Many people remain skeptical of electrical panel installation outside because they’ll have to go outside if they need to access the breakers. Outside electric panels can be troublesome in places that see heavy rain or snowstorms, as no one wants to step out into the storm to turn a breaker off. There are also security concerns related to electric panels installed outside, as we discussed above.

Installing a panel outside will also mean that you might probably have to put a lock on it as well. This lock will help make sure that people on the street cannot get access to your house’s electrical system and potentially cause some damage. 

Can Electrical Panels be Installed Upside Down?

The National Electrical Code states in code NEC 240.81 that you can install the electric panel box vertically or horizontally provided the “On” and “Off” are clearly labeled. The requirement is that where circuit breaker handles are installed vertically rather than horizontally, the “up” position of the handle should be the “on” position.

Some people refer to panels with the main disconnect on the bottom as upside down; however, this is common with underground utilities. As long as any vertical circuit breaker handles are installed where the “up” position of the panel is “on,” it meets NEC requirements. Circuit breakers with horizontal circuit breaker handle need to be marked “on” and “off.”

Can Electrical Panels be Located Behind Doors?

Many people consider locating the electrical panel behind doors because it saves them the hassle of finding a space with little material surrounding the panel. So, as long as there is adequate space in the panel region, electrical panels can be located behind doors.

The National Electric Code does allow circuit panels to be located behind doors. However, the code states that there should be adequate working space, and nothing should be blocking the panel. According to the code, “the working space around the breaker panel must be at least 30 inches wide and 3 feet of front clearance. When closed, a door doesn’t count as an obstruction to the workspace requirement.

What is the Minimum Clearance Required Around Electrical Panels?

 To reduce risk and make it easier for electricians and home inspectors to work with the electrical panels, a minimum clearance has been set, making sure that there isn’t any object in close vicinity of the panel, which might result in a dangerous situation.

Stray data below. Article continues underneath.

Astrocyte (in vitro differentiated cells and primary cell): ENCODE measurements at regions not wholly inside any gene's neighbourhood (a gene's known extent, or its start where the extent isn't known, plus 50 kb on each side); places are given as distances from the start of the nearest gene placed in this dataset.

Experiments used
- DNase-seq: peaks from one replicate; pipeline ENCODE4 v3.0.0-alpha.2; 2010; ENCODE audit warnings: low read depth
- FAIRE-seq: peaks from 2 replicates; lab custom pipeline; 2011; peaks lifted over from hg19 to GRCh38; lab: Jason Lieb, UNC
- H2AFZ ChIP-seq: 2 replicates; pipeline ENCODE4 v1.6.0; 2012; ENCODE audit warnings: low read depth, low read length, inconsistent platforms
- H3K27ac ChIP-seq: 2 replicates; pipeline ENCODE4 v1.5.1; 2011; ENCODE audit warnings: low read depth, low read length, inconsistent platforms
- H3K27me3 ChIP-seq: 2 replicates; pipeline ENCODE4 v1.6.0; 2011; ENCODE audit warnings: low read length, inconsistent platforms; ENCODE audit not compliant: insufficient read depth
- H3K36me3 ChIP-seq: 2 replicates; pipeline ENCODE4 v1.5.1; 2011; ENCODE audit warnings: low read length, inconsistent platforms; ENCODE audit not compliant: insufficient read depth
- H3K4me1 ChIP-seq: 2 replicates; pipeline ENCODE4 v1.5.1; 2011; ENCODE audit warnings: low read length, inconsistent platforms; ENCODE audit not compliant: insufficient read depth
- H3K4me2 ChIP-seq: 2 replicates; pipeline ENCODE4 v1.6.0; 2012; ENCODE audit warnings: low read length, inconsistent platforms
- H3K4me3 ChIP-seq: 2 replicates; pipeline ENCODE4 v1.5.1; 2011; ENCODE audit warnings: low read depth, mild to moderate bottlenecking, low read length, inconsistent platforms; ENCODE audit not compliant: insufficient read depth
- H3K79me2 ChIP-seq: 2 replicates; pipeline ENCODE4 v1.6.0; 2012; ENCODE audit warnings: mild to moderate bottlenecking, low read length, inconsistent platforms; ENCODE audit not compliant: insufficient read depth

The NEC requires an electric panel to have a minimum of 3′ of clearance space to the front of the electric panel and 30″ of width on the sides. This distance has to be kept to ensure the electrician has a safe workspace to work in.  

It can also be beneficial to educate yourself regarding any local codes that might exist regarding the minimum clearance space required for electrical panels. However, three feet is adequate clearance for electric panels located in the appropriate areas, and should you face any issues; it is highly recommended to abide by this code. 

Electrical Panel Location and Installation – Conclusion

Understanding the best electrical panel’s location in your house is extremely important because the panel is what controls the supply of power in the entire house. Knowing where an electric panel can be located and prohibited can help prevent any possible hazardous situations and ensure that you do not break any state guidelines. The regulations regarding the location and placement of electrical panels exist to ensure your safety first and foremost.

This article covers the possible allowed areas and installation of electrical panels. You can easily identify where the panel should be located and how exactly you should install it. Remember, safety first. If you can’t do this by yourself or get confused and have doubts if you’re doing the right thing, we strongly recommend hiring a professional electrician who will know what to do and knows the National Electric Code’s regulations.

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Hubert Miles

I've been conducting home inspections for 17 years. I'm a licensed Home Inspector, Certified Master Inspector (CMI), and FHA 203k Consultant. I started HomeInspectionInsider.com to help people better understand the home inspection process and answer questions about homeownership and home maintenance.